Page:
Please note: It is illegal to remove Signal Crayfish without a licence from the Environment Agency. The purpose of this legislation is partly to prevent the cross contamination of waters. Once established Signal Crayfish are proving impossible to remove so the focus is currently on the prevention of their spread. Members are reminded that they should each be responsible for their own basic 'Bio Security' measures. After fishing, always thoroughly dry out all of your clothing and fishing tackle, especially your nets, before fishing again.

Rule change reminder

National byelaws restricting the killing of Grayling were introduced in 2010 which state that:

"Anglers are prevented from taking any Grayling less than 30 cm fork length (to protect immature fish) and greater than 38 cm (trophy fish).i.e. 12-15".

The club rules have now been amended in line with the legislation and this supersedes the text in current membership cards.

Kingfisher Diary

  15th May 2016   Cod Beck (A little bit of Willow Beck)

A glorious Sunday afternoon and I’m heading for an evening on Cod Beck. I haven’t fished it this year but when I walked it prior to the YTAA AGM I was aware that a number of trees that were down or blocking the beck had been washed away by the winter floods. In addition a number of runs and pools appeared to have been scoured out by the flood water making them deeper which will lead to some interesting deep wading opportunities….

The 5 footer is tackled up, not because I particularly need a short rod on Cod Beck, but if time allows I hope to fish up Willow Beck to the Bridge and that definitely requires a short rod to get under the undergrowth. When I get to the little footbridge across the ditch I couldn’t help noticing two trout rising in the pool below. I can resist everything except temptation and two trout rising was far too tempting.. a quick flick of line and the Adams parachute landed a foot in front of the first trout who slammed into it and was duly hooked. Problem I’m about 6 feet above the beck with no way to slide down to net what seems to be a very lively 10 inch or so trout! Simple answer is let my line go slack and with a barbless hook (or in this case flattened barb) and the trout frees himself to fight another day. On reflection I decide this one doesn’t count towards my 200 as I never actually landed him.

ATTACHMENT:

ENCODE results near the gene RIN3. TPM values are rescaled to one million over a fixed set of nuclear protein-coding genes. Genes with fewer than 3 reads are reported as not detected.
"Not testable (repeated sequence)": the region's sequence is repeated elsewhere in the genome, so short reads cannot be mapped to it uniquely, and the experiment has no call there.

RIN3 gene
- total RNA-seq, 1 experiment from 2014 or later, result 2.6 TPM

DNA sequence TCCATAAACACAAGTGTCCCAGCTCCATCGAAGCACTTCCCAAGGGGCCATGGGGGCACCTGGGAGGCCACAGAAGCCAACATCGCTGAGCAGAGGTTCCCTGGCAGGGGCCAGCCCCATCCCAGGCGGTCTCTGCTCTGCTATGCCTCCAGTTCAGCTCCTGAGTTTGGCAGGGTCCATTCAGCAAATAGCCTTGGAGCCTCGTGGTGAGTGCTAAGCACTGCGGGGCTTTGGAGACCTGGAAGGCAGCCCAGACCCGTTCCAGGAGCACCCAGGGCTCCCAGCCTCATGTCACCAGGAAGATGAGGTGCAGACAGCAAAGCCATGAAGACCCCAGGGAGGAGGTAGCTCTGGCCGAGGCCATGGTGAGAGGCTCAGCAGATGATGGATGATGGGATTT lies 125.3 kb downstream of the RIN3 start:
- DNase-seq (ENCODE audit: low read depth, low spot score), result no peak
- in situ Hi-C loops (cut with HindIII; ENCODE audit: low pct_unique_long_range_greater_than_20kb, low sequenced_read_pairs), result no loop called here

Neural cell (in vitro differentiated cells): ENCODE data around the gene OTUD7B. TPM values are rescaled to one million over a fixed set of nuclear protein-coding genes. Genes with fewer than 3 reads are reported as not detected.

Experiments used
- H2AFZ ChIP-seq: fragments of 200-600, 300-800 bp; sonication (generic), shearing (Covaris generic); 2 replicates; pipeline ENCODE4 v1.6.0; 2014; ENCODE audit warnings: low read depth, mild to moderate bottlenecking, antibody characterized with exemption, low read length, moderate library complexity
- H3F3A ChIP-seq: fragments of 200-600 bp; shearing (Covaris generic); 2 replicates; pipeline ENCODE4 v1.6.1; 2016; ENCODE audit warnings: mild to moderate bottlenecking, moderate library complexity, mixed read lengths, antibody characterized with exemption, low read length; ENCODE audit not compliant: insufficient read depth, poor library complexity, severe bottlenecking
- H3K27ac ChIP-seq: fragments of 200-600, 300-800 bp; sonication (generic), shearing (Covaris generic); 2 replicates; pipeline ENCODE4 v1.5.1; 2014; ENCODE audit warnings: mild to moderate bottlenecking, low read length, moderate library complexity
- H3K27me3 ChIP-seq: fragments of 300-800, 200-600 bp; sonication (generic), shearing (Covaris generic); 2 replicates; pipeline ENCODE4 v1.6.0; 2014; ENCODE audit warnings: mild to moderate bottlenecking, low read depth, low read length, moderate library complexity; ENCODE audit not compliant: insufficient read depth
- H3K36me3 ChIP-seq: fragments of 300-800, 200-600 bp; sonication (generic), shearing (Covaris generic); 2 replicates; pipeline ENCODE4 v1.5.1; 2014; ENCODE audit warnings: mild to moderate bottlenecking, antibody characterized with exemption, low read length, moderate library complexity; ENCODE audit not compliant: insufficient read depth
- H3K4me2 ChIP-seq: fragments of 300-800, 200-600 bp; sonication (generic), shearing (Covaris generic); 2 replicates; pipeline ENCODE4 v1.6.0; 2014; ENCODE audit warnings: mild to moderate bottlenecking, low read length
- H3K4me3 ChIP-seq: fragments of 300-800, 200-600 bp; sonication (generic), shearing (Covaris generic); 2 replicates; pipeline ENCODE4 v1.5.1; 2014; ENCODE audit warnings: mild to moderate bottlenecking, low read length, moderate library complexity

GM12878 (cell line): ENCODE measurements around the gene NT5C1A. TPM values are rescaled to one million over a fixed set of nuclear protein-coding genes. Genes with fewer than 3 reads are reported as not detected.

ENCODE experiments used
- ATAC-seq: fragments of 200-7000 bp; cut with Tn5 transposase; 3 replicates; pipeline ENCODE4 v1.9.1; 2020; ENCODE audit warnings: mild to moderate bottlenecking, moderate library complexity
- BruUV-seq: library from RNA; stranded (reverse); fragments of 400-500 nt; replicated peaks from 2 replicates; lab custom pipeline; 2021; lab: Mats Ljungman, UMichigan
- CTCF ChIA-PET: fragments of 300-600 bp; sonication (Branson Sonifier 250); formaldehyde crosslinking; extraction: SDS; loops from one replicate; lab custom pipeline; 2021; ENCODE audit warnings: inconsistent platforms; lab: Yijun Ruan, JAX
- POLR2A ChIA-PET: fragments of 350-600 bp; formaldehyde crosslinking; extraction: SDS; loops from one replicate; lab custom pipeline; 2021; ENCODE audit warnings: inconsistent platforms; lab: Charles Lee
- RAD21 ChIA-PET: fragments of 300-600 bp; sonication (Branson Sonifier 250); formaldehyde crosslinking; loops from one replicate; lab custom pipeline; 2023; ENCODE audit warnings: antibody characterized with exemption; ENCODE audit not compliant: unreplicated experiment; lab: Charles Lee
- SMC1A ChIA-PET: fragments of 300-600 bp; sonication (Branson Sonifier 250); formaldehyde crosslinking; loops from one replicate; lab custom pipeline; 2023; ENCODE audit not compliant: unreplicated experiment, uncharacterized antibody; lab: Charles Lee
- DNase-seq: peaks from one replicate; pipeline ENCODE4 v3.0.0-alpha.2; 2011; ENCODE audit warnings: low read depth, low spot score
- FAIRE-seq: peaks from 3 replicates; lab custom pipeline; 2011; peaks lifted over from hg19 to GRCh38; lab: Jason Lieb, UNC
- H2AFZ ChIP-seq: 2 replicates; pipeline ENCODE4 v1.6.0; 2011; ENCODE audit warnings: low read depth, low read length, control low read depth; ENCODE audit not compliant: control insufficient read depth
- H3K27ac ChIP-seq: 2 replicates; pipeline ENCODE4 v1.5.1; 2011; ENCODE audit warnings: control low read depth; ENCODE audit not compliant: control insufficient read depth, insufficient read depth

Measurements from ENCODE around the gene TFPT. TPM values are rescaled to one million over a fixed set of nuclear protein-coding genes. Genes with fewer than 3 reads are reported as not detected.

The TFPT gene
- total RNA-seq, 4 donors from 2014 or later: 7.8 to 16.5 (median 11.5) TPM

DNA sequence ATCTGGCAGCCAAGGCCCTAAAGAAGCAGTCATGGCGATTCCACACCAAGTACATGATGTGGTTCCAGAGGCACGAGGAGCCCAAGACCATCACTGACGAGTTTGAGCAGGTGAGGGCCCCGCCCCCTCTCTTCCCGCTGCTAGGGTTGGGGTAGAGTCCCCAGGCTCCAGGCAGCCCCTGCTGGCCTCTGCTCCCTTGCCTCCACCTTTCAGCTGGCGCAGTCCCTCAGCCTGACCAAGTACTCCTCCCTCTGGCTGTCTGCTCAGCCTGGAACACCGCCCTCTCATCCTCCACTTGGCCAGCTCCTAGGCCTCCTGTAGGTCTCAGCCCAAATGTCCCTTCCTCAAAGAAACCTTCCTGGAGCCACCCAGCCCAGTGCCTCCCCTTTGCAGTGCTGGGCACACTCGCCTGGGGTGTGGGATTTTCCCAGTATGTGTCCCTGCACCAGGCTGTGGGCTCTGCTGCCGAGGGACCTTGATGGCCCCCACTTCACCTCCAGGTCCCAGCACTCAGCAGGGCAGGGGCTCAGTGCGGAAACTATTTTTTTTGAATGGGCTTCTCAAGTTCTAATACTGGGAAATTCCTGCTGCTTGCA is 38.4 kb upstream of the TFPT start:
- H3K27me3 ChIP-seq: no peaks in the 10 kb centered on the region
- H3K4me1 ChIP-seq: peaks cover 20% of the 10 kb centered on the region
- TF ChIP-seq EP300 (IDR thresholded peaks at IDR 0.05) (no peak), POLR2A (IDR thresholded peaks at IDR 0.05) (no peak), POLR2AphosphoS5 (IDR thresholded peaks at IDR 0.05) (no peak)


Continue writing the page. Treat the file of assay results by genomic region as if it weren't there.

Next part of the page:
Cod beck is looking good is deep clear and not too fast, if it was a pirate map there would be little crosses everywhere saying “Here be Trout”.

First challenge is a new tree down across the beck just above the start of our beat – at least the tree is not the challenge but the fish rising steadily above it is. If you look at the debris on top of the tree you’ll get an idea of how much flood water has been coming down the beck over winter. Back to the problem in hand how to get at that fish - I get as far to the left bank as I can without making too much splash, a neat side cast under the tree and the Adams lands just above the spot where the fish has been rising and sure enough up he comes and is hooked. A minute later a nice 11 inch grayling, not the trout I expected is in the net!